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How to use wood routers? Learning the basic of using a wood router in 8 steps

How to use wood routers? You’ve just been given a wood router as a gift, or you’ve decided to purchase one for your home workshop. You have no idea how to use it!

A wood router can be a powerful tool in the hands of someone who knows how to use it, but it can also be dangerous if used incorrectly.

This guide by Edon Lazaj will show you how to safely and correctly use a wood router for all of your routing needs. We will show you how to use a wood router for common projects like edge-forming, jointing and rabbeting.

How to use wood routers? Learning the basic of using a wood router in 8 steps
How to use wood routers? Learning the basic of using a wood router in 8 steps

Introduction to wood router

Introduction to wood router
Introduction to wood router

What Is a Wood Router?

What Is a Wood Router
What Is a Wood Router

A wood router is a handheld power tool used to shape and finish wood. Routers are used to create decorative edges, moldings, and joinery on wood projects.

There are two main types of routers: plunge routers and fixed-base routers. Plunge routers have a bit that can be extended or retracted, while fixed-base routers keep the bit extended at all times.

Here are some basic terms associated with wood routers:

  • Bit: The blade that cuts the wood. Bits come in many different sizes and shapes to create different edge profiles.
  • Base: The bottom part of the router that sits against the workpiece.
  • Collet: The part of the router that holds the bit in place.
  • Depth stop: A device that sets the maximum depth of cut for the router bit.

Ten Basic Router Bits to Know

Ten Basic Router Bits to Know
Ten Basic Router Bits to Know
  • Straight bit: The most basic router bit. Used for making straight cuts and rabbets (cuts along the edge of a workpiece).
  • Flush trim bit: A variation of the straight bit. The bearing is flush with the cutting edge, allowing it to follow an existing edge.
  • Dado bit: Creates wide, flat-bottomed grooves in wood.
  • Rabbeting bit: For cutting rabbets (cuts along the edge of a workpiece).
  • Roundover bit: For creating smooth, rounded edges.
  • Ogee bit: For creating an “S” shaped edge profile.
  • Chamfer bit: For creating angled cuts (usually 45 degrees).
  • Piloted bit: Has a guide (pilot) at the end of the bit to help control the cut. Used for making precise, straight cuts.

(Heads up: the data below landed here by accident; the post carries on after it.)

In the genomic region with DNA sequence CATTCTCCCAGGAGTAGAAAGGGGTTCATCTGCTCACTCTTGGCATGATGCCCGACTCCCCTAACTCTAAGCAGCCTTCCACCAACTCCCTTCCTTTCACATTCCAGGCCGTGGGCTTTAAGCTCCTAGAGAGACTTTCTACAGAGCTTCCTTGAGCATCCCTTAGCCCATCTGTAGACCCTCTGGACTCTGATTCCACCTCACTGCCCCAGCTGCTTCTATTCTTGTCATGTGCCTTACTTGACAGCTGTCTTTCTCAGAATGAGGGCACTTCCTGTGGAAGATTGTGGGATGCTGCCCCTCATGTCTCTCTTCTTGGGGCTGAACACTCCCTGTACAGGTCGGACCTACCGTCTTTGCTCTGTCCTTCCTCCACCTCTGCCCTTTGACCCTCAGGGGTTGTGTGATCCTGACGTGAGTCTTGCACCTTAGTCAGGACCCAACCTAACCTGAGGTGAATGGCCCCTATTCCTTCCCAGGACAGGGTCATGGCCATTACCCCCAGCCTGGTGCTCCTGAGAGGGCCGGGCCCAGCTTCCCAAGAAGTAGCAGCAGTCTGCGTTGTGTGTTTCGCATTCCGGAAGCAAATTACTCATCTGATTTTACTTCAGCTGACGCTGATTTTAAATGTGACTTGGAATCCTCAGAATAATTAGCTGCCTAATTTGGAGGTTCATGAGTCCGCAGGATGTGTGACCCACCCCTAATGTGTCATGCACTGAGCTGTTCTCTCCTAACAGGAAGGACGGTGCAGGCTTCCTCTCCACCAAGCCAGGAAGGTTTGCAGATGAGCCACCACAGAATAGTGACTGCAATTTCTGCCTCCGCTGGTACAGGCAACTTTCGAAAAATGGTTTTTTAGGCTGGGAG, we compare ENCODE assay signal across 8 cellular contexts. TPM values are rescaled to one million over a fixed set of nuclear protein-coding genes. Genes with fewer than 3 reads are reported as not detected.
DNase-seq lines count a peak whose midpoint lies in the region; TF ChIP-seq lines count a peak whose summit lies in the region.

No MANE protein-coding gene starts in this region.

• Pattern bit: A piloted bit with a ball bearing guide. Used for following templates or patterns.
  • Core box bit: Used for making round, hollowed out areas in wood (such as a recessed panel).

There are many different types of router bits available to create different edge profiles. The most common bits are listed above, but there are also more specialized bits available depending on the project you are working on.

Install Router Bits Properly

Install Router Bits Properly
Install Router Bits Properly

A proper edge profile requires  that the router bit be installed correctly in the router.

  • Start by loosening the collet nut with the wrench that came with your router.
  • Insert the router bit into the collet so that the cutting edge is facing downwards.
  • Tighten the collet nut until it is snug, but don’t over tighten it or you may damage the bit.
  • Once the bit is installed, use the depth adjustment knob to set the depth of cut. Be sure to adjust slowly and carefully to avoid damaging the bit or workpiece.

Selecting Proper Router Bit Speeds

Selecting Proper Router Bit Speeds
Selecting Proper Router Bit Speeds

The speed of the router bit is important to consider when making cuts. The general rule is that the larger the diameter of the bit, the slower the speed should be.

  • Bits with diameters under 1/4 inch can be run at speeds up to 20,000 RPM.
  • Bits with diameters between 1/4 inch and 1/2 inch should be run at speeds between 10,000 and 15,000 RPM.
  • Bits with diameters over 1/2 inch should be run at speeds below 10,000 RPM.
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Be sure to consult the manufacturer’s recommendations for your specific router bit to ensure proper speed is being used.

Shank Router Bits: 1/2-inch vs. 1/4-inch

Shank Router Bits: 1/2-inch vs. 1/4-inch
Shank Router Bits: 1/2-inch vs. 1/4-inch

Router bits come in two different shank sizes: 1/2-inch and 1/4-inch. The size you need will depend on the router you are using.

  • If you are using a 1/2-inch router, you will need to use bits with a 1/2-inch shank.
  • If you are using a 1/4-inch router, you can use either 1/4-inch or 1/2-inch bits.

Using a bit with a larger shank than your router can handle is dangerous and could damage both the bit and the router.